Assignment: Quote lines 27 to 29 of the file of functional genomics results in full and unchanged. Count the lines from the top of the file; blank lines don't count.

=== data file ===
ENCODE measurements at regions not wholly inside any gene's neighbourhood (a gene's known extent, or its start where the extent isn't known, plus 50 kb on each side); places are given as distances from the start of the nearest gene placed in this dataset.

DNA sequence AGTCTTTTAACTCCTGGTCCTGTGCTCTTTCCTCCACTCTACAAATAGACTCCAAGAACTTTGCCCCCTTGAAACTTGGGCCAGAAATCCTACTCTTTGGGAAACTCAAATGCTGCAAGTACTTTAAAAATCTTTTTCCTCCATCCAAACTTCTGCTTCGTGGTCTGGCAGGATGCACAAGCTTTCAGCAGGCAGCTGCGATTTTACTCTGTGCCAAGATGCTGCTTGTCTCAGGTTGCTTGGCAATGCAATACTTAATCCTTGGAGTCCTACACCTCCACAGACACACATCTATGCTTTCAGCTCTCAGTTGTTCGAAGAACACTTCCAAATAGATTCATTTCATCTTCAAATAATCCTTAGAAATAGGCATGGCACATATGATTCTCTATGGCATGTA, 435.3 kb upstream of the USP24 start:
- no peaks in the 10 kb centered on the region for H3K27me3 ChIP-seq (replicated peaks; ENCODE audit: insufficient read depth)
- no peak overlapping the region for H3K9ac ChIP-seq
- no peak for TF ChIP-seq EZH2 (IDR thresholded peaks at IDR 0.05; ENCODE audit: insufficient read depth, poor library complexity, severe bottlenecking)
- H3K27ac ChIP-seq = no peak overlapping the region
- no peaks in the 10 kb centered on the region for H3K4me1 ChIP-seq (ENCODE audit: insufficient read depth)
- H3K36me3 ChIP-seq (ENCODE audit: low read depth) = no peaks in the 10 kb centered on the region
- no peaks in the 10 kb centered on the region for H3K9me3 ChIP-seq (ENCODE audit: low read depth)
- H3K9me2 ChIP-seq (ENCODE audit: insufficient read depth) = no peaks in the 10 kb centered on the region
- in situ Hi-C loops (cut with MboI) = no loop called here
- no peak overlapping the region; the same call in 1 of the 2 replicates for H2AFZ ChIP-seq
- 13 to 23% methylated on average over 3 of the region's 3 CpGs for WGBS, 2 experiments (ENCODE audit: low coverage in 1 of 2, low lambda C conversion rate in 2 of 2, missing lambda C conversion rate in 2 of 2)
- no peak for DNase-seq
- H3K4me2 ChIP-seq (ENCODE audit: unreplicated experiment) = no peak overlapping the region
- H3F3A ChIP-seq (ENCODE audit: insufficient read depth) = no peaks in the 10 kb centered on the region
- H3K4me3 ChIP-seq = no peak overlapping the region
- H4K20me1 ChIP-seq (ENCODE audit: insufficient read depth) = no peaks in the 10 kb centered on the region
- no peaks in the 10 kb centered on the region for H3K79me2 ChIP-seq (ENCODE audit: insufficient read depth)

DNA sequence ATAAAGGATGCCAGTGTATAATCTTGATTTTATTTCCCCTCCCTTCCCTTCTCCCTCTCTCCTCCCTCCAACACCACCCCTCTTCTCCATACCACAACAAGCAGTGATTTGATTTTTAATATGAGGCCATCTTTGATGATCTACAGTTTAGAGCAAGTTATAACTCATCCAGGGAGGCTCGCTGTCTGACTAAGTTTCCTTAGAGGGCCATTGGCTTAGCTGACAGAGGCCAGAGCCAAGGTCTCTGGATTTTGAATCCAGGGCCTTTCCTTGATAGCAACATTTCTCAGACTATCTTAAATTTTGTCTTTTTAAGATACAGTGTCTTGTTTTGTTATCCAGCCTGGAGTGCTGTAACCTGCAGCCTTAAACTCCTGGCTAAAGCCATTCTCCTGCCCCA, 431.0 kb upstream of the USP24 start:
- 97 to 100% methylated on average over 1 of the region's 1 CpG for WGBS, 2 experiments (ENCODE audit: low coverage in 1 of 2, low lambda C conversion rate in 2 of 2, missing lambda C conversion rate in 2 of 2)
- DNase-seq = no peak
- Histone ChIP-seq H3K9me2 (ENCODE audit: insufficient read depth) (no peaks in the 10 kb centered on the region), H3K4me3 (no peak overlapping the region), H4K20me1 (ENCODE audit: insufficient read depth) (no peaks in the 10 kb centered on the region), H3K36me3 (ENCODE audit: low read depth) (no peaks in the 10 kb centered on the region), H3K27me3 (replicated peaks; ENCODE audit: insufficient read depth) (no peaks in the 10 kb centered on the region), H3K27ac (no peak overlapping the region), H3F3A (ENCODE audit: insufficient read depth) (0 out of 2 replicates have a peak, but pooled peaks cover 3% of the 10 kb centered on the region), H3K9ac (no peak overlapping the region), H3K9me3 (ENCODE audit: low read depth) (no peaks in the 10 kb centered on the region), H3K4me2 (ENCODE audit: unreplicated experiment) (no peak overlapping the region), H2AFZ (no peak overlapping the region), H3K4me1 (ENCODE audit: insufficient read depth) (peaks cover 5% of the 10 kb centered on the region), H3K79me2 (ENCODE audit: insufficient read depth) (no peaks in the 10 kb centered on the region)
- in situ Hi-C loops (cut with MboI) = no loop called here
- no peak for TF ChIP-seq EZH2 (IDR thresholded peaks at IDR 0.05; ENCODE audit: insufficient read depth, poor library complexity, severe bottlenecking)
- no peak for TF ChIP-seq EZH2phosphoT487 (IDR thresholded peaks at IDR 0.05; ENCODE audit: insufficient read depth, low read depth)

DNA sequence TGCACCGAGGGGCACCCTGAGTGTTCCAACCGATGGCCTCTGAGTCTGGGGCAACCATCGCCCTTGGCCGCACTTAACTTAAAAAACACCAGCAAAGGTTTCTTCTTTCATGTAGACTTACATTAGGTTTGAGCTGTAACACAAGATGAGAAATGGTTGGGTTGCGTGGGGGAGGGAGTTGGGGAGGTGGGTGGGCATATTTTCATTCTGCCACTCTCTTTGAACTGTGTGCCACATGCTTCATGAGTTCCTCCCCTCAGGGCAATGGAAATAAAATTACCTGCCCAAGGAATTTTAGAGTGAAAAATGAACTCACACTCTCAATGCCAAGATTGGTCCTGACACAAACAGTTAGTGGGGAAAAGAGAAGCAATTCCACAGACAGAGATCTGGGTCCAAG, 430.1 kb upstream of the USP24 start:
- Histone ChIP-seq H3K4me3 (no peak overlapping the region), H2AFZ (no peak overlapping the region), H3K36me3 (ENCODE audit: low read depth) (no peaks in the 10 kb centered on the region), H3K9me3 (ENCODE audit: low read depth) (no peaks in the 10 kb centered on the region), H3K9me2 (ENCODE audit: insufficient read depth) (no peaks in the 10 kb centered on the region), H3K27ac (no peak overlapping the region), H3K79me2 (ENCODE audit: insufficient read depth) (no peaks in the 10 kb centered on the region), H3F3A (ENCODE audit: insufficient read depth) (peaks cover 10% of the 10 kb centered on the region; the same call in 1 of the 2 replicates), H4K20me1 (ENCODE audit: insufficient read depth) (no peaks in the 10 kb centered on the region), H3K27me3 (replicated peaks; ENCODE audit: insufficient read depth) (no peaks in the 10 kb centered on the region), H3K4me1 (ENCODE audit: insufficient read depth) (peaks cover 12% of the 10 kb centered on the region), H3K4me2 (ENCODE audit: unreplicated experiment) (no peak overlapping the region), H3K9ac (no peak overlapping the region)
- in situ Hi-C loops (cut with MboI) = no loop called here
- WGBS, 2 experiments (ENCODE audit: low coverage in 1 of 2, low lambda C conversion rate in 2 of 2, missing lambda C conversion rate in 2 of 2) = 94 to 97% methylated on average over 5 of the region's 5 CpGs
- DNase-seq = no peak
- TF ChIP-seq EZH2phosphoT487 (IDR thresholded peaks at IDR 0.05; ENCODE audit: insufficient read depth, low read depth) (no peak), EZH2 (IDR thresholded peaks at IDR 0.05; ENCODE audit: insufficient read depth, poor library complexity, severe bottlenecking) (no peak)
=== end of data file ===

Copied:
DNA sequence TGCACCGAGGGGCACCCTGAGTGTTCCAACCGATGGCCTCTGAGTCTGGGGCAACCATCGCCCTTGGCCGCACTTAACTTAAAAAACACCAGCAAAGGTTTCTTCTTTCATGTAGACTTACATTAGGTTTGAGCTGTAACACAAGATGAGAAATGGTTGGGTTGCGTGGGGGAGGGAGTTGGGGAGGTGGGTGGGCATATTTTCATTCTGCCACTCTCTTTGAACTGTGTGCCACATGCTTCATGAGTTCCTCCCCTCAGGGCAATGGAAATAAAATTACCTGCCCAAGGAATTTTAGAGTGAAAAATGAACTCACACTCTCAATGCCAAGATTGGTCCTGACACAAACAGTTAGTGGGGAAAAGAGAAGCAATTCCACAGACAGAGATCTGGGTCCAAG, 430.1 kb upstream of the USP24 start:
- Histone ChIP-seq H3K4me3 (no peak overlapping the region), H2AFZ (no peak overlapping the region), H3K36me3 (ENCODE audit: low read depth) (no peaks in the 10 kb centered on the region), H3K9me3 (ENCODE audit: low read depth) (no peaks in the 10 kb centered on the region), H3K9me2 (ENCODE audit: insufficient read depth) (no peaks in the 10 kb centered on the region), H3K27ac (no peak overlapping the region), H3K79me2 (ENCODE audit: insufficient read depth) (no peaks in the 10 kb centered on the region), H3F3A (ENCODE audit: insufficient read depth) (peaks cover 10% of the 10 kb centered on the region; the same call in 1 of the 2 replicates), H4K20me1 (ENCODE audit: insufficient read depth) (no peaks in the 10 kb centered on the region), H3K27me3 (replicated peaks; ENCODE audit: insufficient read depth) (no peaks in the 10 kb centered on the region), H3K4me1 (ENCODE audit: insufficient read depth) (peaks cover 12% of the 10 kb centered on the region), H3K4me2 (ENCODE audit: unreplicated experiment) (no peak overlapping the region), H3K9ac (no peak overlapping the region)
- in situ Hi-C loops (cut with MboI) = no loop called here